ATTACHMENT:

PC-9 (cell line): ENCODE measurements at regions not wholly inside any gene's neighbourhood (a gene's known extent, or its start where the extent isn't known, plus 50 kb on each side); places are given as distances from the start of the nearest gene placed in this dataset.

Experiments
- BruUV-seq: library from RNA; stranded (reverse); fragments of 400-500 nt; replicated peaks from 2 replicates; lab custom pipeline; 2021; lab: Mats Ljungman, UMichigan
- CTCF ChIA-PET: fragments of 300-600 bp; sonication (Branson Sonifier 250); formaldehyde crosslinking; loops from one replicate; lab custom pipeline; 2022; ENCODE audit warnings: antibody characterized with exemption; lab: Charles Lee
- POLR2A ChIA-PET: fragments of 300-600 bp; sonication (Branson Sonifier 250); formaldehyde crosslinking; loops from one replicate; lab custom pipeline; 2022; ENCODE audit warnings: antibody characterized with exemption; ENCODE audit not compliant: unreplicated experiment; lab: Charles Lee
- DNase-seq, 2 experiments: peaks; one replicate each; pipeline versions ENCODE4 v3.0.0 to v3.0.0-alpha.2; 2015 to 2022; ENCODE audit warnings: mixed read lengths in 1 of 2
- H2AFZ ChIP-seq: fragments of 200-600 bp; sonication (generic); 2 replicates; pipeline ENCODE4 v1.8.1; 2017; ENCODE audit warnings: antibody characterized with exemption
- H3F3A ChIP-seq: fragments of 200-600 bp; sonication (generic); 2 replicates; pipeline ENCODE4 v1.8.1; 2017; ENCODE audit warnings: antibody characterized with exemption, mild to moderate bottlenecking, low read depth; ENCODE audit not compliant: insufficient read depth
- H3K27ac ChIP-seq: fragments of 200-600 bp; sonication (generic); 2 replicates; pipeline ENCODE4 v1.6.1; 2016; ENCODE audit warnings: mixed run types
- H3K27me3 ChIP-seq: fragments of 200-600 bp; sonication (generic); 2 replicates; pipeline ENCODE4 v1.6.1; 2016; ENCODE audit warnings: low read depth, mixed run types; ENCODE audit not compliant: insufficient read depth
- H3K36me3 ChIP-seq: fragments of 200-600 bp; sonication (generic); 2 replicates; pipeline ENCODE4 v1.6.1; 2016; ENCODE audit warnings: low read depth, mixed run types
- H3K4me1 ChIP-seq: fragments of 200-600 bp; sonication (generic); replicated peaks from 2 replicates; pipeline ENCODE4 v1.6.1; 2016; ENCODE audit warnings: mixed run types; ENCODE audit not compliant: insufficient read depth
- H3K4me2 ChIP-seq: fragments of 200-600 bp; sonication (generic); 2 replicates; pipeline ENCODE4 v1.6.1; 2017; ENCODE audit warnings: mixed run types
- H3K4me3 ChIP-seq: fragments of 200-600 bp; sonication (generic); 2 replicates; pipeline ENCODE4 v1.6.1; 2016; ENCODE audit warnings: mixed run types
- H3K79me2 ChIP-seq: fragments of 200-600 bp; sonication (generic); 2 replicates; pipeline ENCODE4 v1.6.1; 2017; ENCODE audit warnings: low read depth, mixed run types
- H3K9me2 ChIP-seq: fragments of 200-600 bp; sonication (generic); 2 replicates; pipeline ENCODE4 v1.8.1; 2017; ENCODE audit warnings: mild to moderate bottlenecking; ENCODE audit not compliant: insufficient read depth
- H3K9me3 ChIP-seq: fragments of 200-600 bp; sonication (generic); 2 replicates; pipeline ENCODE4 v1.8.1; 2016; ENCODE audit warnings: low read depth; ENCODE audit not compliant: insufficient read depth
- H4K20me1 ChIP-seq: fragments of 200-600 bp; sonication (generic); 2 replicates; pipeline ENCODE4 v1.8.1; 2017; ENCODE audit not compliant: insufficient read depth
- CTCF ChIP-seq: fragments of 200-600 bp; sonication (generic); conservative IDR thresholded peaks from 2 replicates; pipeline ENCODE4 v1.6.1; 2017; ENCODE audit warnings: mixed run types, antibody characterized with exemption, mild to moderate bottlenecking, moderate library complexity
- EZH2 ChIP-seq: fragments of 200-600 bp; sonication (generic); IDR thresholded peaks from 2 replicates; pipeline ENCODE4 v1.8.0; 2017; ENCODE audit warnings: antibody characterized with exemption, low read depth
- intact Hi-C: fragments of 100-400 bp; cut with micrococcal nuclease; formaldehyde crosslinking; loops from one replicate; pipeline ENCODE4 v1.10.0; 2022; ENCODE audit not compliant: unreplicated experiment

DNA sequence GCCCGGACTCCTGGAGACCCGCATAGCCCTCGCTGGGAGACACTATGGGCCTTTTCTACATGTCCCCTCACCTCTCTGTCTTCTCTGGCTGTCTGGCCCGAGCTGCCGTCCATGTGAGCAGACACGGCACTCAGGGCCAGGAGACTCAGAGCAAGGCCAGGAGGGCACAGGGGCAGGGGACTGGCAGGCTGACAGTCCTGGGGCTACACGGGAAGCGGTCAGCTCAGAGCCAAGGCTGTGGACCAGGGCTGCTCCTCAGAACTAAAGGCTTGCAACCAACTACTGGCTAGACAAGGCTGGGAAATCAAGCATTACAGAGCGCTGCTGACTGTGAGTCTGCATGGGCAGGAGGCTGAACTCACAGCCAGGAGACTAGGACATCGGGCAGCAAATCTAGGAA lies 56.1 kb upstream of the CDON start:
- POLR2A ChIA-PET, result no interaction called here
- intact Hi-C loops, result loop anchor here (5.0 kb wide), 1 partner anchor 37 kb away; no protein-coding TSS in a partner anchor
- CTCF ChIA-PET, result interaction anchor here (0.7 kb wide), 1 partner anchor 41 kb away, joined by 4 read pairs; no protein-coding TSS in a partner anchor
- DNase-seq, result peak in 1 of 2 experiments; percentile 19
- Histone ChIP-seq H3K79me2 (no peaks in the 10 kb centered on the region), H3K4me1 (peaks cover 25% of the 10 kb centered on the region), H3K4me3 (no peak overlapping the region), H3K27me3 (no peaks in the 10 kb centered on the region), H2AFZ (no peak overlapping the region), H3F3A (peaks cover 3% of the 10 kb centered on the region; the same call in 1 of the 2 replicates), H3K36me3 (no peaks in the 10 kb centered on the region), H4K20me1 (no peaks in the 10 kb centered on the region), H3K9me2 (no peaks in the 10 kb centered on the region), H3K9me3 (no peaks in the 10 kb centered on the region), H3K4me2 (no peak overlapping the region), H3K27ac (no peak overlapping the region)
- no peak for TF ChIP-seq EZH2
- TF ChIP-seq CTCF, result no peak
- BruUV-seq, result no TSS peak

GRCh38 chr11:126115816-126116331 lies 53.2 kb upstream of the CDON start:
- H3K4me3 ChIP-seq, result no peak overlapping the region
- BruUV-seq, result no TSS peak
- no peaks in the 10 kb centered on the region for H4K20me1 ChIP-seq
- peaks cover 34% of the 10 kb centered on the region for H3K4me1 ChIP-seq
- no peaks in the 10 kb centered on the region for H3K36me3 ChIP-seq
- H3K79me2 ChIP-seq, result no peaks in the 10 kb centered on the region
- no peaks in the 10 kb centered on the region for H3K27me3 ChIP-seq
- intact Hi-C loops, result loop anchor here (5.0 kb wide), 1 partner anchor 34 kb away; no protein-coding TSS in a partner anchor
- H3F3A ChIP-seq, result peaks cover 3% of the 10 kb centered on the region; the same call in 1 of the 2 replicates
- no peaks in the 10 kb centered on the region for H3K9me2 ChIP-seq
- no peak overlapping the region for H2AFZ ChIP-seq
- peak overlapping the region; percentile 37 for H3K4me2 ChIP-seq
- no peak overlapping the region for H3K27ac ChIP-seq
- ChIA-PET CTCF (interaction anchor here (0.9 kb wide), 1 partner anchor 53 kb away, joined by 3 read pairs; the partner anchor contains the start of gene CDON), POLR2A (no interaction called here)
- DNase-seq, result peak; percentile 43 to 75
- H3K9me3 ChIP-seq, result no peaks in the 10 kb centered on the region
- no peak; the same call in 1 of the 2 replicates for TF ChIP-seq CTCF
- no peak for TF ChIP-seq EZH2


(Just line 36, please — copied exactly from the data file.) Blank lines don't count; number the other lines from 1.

- no peaks in the 10 kb centered on the region for H3K36me3 ChIP-seq